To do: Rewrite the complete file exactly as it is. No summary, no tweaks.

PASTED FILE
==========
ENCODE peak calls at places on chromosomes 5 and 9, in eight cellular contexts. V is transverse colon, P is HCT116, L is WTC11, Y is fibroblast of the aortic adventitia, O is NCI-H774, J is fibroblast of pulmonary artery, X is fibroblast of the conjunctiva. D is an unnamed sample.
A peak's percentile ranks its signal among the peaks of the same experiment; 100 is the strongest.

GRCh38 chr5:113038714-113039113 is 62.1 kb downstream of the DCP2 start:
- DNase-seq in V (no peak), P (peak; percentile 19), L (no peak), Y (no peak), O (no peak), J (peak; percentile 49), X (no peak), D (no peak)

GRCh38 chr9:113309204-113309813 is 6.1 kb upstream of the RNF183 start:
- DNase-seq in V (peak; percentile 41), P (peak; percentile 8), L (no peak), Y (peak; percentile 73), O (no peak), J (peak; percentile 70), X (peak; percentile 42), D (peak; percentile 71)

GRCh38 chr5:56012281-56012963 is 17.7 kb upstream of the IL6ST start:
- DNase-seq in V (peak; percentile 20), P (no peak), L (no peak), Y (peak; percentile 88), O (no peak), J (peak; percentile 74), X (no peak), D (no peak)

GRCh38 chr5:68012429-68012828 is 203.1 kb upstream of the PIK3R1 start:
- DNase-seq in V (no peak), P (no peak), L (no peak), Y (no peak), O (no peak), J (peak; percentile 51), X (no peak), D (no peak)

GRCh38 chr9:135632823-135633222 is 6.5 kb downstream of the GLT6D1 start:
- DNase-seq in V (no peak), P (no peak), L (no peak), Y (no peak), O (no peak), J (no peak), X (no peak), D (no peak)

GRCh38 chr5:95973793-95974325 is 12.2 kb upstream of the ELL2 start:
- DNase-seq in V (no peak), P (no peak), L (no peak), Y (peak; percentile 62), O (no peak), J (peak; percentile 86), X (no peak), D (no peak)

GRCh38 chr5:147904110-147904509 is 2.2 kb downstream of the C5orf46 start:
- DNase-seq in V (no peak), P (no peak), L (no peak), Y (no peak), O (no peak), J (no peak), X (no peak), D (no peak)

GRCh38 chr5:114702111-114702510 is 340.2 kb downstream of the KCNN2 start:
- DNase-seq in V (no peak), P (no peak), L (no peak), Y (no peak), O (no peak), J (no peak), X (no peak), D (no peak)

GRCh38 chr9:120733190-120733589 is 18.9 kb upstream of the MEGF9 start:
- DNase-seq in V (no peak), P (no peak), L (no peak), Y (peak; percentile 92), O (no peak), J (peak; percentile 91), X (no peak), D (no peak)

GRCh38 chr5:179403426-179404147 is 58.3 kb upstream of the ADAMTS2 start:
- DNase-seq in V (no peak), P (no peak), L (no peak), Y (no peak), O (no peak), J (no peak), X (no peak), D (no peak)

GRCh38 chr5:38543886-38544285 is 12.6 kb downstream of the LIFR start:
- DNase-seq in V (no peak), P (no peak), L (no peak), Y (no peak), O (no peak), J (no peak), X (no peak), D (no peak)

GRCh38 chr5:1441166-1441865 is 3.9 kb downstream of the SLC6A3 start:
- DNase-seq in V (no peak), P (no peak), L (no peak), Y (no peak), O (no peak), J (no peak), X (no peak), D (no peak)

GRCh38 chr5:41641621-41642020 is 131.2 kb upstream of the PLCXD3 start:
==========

ENCODE peak calls at places on chromosomes 5 and 9, in eight cellular contexts. V is transverse colon, P is HCT116, L is WTC11, Y is fibroblast of the aortic adventitia, O is NCI-H774, J is fibroblast of pulmonary artery, X is fibroblast of the conjunctiva. D is an unnamed sample.
A peak's percentile ranks its signal among the peaks of the same experiment; 100 is the strongest.

GRCh38 chr5:113038714-113039113 is 62.1 kb downstream of the DCP2 start:
- DNase-seq in V (no peak), P (peak; percentile 19), L (no peak), Y (no peak), O (no peak), J (peak; percentile 49), X (no peak), D (no peak)

GRCh38 chr9:113309204-113309813 is 6.1 kb upstream of the RNF183 start:
- DNase-seq in V (peak; percentile 41), P (peak; percentile 8), L (no peak), Y (peak; percentile 73), O (no peak), J (peak; percentile 70), X (peak; percentile 42), D (peak; percentile 71)

GRCh38 chr5:56012281-56012963 is 17.7 kb upstream of the IL6ST start:
- DNase-seq in V (peak; percentile 20), P (no peak), L (no peak), Y (peak; percentile 88), O (no peak), J (peak; percentile 74), X (no peak), D (no peak)

GRCh38 chr5:68012429-68012828 is 203.1 kb upstream of the PIK3R1 start:
- DNase-seq in V (no peak), P (no peak), L (no peak), Y (no peak), O (no peak), J (peak; percentile 51), X (no peak), D (no peak)

GRCh38 chr9:135632823-135633222 is 6.5 kb downstream of the GLT6D1 start:
- DNase-seq in V (no peak), P (no peak), L (no peak), Y (no peak), O (no peak), J (no peak), X (no peak), D (no peak)

GRCh38 chr5:95973793-95974325 is 12.2 kb upstream of the ELL2 start:
- DNase-seq in V (no peak), P (no peak), L (no peak), Y (peak; percentile 62), O (no peak), J (peak; percentile 86), X (no peak), D (no peak)

GRCh38 chr5:147904110-147904509 is 2.2 kb downstream of the C5orf46 start:
- DNase-seq in V (no peak), P (no peak), L (no peak), Y (no peak), O (no peak), J (no peak), X (no peak), D (no peak)

GRCh38 chr5:114702111-114702510 is 340.2 kb downstream of the KCNN2 start:
- DNase-seq in V (no peak), P (no peak), L (no peak), Y (no peak), O (no peak), J (no peak), X (no peak), D (no peak)

GRCh38 chr9:120733190-120733589 is 18.9 kb upstream of the MEGF9 start:
- DNase-seq in V (no peak), P (no peak), L (no peak), Y (peak; percentile 92), O (no peak), J (peak; percentile 91), X (no peak), D (no peak)

GRCh38 chr5:179403426-179404147 is 58.3 kb upstream of the ADAMTS2 start:
- DNase-seq in V (no peak), P (no peak), L (no peak), Y (no peak), O (no peak), J (no peak), X (no peak), D (no peak)

GRCh38 chr5:38543886-38544285 is 12.6 kb downstream of the LIFR start:
- DNase-seq in V (no peak), P (no peak), L (no peak), Y (no peak), O (no peak), J (no peak), X (no peak), D (no peak)

GRCh38 chr5:1441166-1441865 is 3.9 kb downstream of the SLC6A3 start:
- DNase-seq in V (no peak), P (no peak), L (no peak), Y (no peak), O (no peak), J (no peak), X (no peak), D (no peak)

GRCh38 chr5:41641621-41642020 is 131.2 kb upstream of the PLCXD3 start: